Papua, New Guinea

Riding a rhino on a Pacific Island

As absurd as that sounds that is exactly what the telephone department does! Instead of having a telephone truck we have a Yamaha Rhino to drive around. It is basically a oversize ATV. Four wheel drive and even though we have a top and half doors we still get wet and dusty from the gravel road. No radio or CD player. GPS? Nope. And a backup camera is not on the back bumper. We do have head-lights and turn signals. Of course we have a horn. It is a Rhino after all!


My department used to have a full size vehicle. They changed to the Rhino right before we came to Papua New Guinea in 2012. What the Rhinos lack in convent fluff is made up in operating costs. They burn less gas. They take less maintenance and parts cost less when they do need fixing. With most of our driving at speeds at less than 20mph these African animal named vehicles make perfect sense.


Living as a missionary in a developing country Jodi and I are faced with living with less conveniences than what we grew up with in the US. Jodi has to make a lot of food from scratch. Our outdoor grill is actually a wood fire box. We are using solar yard lights for inside night lights. We are very thankful for the necessities that we have on the center: electricity, propane stove, refrigerator, running (non-treated), bucket water filter, microwave:) This has forced me to re-think what things do I need to live and what things are just fluff.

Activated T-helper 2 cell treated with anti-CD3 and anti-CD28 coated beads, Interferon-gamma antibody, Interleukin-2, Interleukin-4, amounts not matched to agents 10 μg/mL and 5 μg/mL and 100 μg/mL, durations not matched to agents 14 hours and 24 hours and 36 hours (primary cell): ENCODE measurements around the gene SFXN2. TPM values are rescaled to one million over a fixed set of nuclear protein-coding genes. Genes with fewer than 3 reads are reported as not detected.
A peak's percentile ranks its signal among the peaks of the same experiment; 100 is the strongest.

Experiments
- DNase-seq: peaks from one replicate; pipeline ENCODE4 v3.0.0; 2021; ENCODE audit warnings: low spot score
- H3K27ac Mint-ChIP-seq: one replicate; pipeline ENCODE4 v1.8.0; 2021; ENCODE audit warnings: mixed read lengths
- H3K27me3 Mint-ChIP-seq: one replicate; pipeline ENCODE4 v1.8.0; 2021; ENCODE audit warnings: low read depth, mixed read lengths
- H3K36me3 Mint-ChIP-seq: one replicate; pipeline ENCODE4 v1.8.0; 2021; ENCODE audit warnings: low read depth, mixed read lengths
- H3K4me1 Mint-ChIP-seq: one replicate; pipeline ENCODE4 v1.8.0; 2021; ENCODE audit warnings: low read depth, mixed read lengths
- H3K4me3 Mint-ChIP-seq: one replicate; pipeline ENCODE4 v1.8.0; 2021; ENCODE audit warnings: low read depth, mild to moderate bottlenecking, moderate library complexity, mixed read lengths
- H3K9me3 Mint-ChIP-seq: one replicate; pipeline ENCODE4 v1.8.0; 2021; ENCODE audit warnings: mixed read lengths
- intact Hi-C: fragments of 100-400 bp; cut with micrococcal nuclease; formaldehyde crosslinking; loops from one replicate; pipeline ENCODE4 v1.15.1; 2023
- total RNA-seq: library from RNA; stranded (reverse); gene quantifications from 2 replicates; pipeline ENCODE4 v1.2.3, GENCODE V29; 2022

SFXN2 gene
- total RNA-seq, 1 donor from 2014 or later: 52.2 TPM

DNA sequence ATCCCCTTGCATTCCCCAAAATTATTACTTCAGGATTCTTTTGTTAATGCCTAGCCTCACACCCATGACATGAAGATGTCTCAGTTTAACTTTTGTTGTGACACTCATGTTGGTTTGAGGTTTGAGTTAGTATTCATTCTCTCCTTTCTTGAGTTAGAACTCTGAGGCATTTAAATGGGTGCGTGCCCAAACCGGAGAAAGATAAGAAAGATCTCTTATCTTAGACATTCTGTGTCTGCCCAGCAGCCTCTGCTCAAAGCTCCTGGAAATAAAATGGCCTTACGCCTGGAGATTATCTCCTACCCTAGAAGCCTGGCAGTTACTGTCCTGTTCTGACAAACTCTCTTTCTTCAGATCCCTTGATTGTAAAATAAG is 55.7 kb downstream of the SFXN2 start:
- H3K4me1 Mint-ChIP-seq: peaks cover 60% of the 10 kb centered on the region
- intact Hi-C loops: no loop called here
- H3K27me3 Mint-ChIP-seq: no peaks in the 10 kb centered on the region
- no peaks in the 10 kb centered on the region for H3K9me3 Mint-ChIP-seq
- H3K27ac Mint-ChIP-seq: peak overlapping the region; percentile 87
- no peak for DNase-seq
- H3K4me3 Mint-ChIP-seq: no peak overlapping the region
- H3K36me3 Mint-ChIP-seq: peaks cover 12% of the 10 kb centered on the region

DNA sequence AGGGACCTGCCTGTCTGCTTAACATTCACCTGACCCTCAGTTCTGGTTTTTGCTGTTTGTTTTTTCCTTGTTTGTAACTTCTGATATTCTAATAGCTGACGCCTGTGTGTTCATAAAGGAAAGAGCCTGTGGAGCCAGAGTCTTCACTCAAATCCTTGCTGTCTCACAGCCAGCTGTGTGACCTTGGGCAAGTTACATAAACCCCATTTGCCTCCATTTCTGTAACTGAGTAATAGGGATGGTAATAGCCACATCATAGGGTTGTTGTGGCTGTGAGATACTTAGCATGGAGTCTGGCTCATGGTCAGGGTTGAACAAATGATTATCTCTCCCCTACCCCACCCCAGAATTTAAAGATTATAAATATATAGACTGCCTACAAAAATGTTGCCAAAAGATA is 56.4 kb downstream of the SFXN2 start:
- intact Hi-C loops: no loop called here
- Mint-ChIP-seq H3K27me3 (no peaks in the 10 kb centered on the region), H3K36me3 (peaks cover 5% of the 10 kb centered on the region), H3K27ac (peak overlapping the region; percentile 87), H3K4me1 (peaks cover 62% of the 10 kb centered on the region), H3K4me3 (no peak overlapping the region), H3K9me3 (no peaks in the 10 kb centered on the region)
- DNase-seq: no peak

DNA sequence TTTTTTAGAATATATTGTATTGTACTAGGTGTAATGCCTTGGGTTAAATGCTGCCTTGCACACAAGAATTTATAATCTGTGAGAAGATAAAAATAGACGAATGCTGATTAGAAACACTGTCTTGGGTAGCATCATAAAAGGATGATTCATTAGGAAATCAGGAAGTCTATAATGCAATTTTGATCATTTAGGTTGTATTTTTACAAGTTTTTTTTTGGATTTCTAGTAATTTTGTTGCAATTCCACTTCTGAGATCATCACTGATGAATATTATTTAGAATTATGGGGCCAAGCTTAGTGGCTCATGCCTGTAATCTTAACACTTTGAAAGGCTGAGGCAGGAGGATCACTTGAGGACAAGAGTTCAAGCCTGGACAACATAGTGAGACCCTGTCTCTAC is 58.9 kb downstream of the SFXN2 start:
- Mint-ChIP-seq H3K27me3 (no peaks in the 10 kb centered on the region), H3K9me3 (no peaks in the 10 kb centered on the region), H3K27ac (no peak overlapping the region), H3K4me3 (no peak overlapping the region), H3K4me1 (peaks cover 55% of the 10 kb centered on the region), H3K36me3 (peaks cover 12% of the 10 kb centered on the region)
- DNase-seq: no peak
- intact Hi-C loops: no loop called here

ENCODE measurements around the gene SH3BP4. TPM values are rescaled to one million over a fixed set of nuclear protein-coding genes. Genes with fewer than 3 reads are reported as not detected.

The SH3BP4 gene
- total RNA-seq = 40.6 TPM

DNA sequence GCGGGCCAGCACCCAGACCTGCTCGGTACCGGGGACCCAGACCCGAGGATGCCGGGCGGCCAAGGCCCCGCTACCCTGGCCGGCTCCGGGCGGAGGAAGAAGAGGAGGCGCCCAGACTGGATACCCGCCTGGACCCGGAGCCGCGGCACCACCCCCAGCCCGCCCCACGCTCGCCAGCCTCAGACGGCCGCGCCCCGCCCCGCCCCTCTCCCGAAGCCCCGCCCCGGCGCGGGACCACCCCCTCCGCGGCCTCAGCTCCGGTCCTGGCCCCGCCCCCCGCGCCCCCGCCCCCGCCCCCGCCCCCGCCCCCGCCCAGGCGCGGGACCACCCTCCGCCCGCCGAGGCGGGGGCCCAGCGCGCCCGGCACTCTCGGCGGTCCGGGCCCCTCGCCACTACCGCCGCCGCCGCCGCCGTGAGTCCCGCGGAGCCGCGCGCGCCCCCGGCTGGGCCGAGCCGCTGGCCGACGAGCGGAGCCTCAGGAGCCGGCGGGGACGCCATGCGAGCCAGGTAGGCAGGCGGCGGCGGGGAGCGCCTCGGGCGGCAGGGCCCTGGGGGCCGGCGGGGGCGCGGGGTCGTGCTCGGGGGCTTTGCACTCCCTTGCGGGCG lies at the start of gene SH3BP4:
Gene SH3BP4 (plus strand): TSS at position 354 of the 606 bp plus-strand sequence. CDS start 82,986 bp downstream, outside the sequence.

My last post I talked about time and how short our life on earth is. In that same leitmotif, how much of our living for Jesus is essential and how much is fluff? PS 62: 9&12 * Men are only a vapor;… and faithful love belongs to You, LORD. For You repay each according to his works


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